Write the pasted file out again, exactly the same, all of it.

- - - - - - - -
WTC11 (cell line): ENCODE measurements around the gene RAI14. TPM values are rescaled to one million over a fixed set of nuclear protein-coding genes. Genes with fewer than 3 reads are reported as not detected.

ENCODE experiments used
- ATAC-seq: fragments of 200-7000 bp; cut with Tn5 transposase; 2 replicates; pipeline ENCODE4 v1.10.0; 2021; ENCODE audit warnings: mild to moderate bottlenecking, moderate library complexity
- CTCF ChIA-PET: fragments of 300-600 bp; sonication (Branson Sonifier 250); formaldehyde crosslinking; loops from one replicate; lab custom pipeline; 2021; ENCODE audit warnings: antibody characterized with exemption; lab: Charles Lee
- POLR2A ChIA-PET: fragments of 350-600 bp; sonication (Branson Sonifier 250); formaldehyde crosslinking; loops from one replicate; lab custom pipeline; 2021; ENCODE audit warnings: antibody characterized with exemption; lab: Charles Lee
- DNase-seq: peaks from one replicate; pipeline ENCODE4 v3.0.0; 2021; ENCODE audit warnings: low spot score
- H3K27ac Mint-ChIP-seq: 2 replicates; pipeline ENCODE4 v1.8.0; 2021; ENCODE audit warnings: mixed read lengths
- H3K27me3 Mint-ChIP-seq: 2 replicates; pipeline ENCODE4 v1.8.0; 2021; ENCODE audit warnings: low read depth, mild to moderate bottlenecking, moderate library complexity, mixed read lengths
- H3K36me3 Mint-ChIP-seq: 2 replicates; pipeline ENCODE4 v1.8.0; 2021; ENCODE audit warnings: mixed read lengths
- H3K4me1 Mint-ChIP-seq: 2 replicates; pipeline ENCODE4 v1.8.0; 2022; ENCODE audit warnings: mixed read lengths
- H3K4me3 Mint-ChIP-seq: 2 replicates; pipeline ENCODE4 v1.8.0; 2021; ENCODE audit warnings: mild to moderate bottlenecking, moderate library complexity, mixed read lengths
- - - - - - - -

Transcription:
WTC11 (cell line): ENCODE measurements around the gene RAI14. TPM values are rescaled to one million over a fixed set of nuclear protein-coding genes. Genes with fewer than 3 reads are reported as not detected.

ENCODE experiments used
- ATAC-seq: fragments of 200-7000 bp; cut with Tn5 transposase; 2 replicates; pipeline ENCODE4 v1.10.0; 2021; ENCODE audit warnings: mild to moderate bottlenecking, moderate library complexity
- CTCF ChIA-PET: fragments of 300-600 bp; sonication (Branson Sonifier 250); formaldehyde crosslinking; loops from one replicate; lab custom pipeline; 2021; ENCODE audit warnings: antibody characterized with exemption; lab: Charles Lee
- POLR2A ChIA-PET: fragments of 350-600 bp; sonication (Branson Sonifier 250); formaldehyde crosslinking; loops from one replicate; lab custom pipeline; 2021; ENCODE audit warnings: antibody characterized with exemption; lab: Charles Lee
- DNase-seq: peaks from one replicate; pipeline ENCODE4 v3.0.0; 2021; ENCODE audit warnings: low spot score
- H3K27ac Mint-ChIP-seq: 2 replicates; pipeline ENCODE4 v1.8.0; 2021; ENCODE audit warnings: mixed read lengths
- H3K27me3 Mint-ChIP-seq: 2 replicates; pipeline ENCODE4 v1.8.0; 2021; ENCODE audit warnings: low read depth, mild to moderate bottlenecking, moderate library complexity, mixed read lengths
- H3K36me3 Mint-ChIP-seq: 2 replicates; pipeline ENCODE4 v1.8.0; 2021; ENCODE audit warnings: mixed read lengths
- H3K4me1 Mint-ChIP-seq: 2 replicates; pipeline ENCODE4 v1.8.0; 2022; ENCODE audit warnings: mixed read lengths
- H3K4me3 Mint-ChIP-seq: 2 replicates; pipeline ENCODE4 v1.8.0; 2021; ENCODE audit warnings: mild to moderate bottlenecking, moderate library complexity, mixed read lengths